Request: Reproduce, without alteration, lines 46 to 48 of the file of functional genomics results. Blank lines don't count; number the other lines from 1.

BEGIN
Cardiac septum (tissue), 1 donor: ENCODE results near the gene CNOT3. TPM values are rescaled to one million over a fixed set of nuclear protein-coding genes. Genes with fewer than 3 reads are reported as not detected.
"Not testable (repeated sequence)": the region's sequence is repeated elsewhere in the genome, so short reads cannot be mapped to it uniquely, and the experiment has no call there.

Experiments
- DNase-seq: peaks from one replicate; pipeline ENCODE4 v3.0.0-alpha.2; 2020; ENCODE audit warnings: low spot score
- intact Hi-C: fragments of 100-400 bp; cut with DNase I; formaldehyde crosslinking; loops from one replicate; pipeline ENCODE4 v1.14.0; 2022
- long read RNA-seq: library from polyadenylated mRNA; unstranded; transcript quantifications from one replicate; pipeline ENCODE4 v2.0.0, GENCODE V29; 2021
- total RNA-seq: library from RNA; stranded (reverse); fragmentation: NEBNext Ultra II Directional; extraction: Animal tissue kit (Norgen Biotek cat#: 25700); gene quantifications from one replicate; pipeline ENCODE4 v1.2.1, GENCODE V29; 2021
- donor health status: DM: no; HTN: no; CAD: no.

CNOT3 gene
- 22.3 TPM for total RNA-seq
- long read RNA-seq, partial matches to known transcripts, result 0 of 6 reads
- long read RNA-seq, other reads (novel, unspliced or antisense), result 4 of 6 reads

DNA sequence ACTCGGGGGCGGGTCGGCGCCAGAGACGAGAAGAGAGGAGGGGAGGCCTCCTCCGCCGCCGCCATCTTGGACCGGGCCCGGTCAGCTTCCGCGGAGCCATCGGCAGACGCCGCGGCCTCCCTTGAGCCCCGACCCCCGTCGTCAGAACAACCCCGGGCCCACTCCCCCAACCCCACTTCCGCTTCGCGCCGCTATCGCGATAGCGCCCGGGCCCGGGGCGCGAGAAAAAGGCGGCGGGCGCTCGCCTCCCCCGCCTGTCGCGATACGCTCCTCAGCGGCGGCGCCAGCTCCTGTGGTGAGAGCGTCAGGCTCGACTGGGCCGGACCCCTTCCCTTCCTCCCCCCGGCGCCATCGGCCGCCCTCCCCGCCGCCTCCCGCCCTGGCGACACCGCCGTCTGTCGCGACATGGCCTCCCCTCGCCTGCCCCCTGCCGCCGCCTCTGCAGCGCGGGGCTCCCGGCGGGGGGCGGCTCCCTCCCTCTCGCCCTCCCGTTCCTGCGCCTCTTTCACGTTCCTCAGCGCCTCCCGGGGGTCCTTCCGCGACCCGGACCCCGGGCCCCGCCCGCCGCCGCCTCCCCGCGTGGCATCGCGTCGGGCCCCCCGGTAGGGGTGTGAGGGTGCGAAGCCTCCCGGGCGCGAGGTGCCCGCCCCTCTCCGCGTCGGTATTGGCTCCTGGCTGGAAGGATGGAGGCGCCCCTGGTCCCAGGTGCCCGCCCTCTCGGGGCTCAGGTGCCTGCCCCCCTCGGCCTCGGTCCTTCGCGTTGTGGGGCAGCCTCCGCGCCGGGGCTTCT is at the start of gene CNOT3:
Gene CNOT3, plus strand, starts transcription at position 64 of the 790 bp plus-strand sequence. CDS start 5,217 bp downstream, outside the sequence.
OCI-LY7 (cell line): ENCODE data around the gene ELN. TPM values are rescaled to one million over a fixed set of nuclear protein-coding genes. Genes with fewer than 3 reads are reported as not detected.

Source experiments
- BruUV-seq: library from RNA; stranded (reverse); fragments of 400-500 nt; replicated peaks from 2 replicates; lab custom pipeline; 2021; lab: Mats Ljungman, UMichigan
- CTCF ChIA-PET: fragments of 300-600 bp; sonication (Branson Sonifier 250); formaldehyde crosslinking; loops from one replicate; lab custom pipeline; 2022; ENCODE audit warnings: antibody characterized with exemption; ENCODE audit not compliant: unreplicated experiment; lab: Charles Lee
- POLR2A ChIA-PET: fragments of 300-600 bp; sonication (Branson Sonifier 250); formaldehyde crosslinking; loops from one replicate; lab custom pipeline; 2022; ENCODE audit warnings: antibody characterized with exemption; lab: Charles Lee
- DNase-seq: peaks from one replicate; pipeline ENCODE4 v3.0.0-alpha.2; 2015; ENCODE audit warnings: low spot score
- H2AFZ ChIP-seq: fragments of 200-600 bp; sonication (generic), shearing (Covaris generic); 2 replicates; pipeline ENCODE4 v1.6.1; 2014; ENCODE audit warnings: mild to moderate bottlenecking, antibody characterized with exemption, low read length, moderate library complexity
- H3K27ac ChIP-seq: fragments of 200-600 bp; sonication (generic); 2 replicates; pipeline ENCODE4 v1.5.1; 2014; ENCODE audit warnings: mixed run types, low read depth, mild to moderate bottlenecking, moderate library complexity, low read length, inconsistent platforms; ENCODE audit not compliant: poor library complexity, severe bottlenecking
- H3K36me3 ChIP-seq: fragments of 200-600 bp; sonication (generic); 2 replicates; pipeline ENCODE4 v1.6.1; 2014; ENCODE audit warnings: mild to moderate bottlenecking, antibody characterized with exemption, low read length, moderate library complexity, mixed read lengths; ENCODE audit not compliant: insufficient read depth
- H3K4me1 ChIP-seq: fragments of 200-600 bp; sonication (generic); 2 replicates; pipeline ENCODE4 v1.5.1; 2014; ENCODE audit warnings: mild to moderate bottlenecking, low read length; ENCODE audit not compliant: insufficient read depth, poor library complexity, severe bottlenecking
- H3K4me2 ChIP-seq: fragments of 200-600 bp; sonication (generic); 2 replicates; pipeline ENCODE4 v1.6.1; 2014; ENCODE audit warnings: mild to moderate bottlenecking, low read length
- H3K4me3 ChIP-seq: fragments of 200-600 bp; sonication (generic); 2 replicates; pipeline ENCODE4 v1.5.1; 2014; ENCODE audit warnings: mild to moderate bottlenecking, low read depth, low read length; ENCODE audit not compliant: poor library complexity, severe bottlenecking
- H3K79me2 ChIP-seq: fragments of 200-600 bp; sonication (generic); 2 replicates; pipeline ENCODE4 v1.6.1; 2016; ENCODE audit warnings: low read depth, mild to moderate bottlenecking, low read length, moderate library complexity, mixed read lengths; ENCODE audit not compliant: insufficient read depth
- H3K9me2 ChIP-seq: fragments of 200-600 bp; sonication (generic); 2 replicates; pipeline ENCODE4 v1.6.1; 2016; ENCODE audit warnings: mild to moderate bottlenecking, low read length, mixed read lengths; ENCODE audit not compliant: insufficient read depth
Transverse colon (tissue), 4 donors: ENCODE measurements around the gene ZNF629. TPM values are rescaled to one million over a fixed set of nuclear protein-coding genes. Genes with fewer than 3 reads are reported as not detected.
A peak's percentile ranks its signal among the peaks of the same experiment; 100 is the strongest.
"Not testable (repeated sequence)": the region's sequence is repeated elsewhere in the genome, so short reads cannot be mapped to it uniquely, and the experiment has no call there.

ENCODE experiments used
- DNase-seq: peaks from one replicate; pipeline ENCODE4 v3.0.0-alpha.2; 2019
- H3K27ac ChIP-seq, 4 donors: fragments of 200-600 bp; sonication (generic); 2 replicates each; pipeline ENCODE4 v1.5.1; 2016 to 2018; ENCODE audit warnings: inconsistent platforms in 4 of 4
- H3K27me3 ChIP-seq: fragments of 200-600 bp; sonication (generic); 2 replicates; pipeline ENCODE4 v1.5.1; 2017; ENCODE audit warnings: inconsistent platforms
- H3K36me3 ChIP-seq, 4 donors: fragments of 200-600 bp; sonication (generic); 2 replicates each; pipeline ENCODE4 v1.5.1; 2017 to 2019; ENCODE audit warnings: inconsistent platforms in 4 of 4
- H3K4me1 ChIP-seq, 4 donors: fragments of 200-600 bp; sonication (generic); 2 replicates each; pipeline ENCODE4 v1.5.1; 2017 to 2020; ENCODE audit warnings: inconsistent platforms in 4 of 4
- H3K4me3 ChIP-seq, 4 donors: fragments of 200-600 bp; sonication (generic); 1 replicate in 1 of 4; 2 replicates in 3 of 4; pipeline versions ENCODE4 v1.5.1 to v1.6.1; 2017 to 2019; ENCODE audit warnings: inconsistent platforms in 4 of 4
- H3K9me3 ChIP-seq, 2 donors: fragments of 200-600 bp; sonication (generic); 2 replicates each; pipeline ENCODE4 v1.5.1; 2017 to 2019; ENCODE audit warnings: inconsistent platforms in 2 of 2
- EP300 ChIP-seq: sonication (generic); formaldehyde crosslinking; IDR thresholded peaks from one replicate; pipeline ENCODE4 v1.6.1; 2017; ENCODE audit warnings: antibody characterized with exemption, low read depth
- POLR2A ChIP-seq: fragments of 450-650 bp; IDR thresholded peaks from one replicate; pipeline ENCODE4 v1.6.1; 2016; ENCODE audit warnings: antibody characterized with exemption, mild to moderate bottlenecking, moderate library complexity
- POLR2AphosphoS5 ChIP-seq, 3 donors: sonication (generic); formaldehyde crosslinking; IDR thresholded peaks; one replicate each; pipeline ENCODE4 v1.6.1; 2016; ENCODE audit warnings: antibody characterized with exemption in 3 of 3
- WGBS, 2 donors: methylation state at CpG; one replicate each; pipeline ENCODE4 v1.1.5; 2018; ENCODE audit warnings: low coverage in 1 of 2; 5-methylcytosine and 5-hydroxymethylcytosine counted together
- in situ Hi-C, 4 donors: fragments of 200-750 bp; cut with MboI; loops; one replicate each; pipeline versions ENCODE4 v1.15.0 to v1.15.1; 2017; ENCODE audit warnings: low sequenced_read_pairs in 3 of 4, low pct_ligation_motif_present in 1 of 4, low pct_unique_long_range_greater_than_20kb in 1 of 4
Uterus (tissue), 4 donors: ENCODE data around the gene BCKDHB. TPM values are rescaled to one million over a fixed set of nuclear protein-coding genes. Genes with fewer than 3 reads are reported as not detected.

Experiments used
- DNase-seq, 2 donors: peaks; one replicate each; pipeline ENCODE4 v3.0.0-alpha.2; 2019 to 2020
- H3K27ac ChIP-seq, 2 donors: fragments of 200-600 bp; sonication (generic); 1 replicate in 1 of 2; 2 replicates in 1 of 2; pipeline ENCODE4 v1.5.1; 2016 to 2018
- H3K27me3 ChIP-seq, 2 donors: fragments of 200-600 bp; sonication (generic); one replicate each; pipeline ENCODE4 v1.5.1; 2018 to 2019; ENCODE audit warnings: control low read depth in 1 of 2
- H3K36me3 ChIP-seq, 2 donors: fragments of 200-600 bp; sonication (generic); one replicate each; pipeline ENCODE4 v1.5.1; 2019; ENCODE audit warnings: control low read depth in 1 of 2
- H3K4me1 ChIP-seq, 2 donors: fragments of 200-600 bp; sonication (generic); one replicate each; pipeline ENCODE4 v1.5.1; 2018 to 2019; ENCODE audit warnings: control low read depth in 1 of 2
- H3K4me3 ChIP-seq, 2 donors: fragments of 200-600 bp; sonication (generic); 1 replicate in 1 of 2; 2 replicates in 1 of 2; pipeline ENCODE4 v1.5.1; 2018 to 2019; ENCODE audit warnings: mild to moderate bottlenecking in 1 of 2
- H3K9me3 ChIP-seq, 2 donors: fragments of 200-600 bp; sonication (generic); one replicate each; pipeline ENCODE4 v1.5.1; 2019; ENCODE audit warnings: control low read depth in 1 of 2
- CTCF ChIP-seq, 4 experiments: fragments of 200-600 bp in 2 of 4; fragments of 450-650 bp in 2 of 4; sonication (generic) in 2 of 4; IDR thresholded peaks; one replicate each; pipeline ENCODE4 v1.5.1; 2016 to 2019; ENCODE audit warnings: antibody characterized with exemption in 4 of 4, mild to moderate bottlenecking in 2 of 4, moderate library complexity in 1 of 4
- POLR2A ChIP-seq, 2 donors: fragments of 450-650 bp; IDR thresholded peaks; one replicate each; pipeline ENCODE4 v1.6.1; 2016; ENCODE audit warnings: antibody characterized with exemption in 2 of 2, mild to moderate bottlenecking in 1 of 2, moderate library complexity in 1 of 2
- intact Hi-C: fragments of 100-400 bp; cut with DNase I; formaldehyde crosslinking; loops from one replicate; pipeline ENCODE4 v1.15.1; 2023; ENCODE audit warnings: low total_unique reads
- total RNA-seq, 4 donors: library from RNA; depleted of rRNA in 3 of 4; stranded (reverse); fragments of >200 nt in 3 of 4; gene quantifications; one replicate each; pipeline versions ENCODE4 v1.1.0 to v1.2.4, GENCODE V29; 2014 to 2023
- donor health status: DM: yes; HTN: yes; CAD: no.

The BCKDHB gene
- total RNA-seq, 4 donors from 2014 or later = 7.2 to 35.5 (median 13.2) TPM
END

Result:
Experiments used
- DNase-seq, 2 donors: peaks; one replicate each; pipeline ENCODE4 v3.0.0-alpha.2; 2019 to 2020
- H3K27ac ChIP-seq, 2 donors: fragments of 200-600 bp; sonication (generic); 1 replicate in 1 of 2; 2 replicates in 1 of 2; pipeline ENCODE4 v1.5.1; 2016 to 2018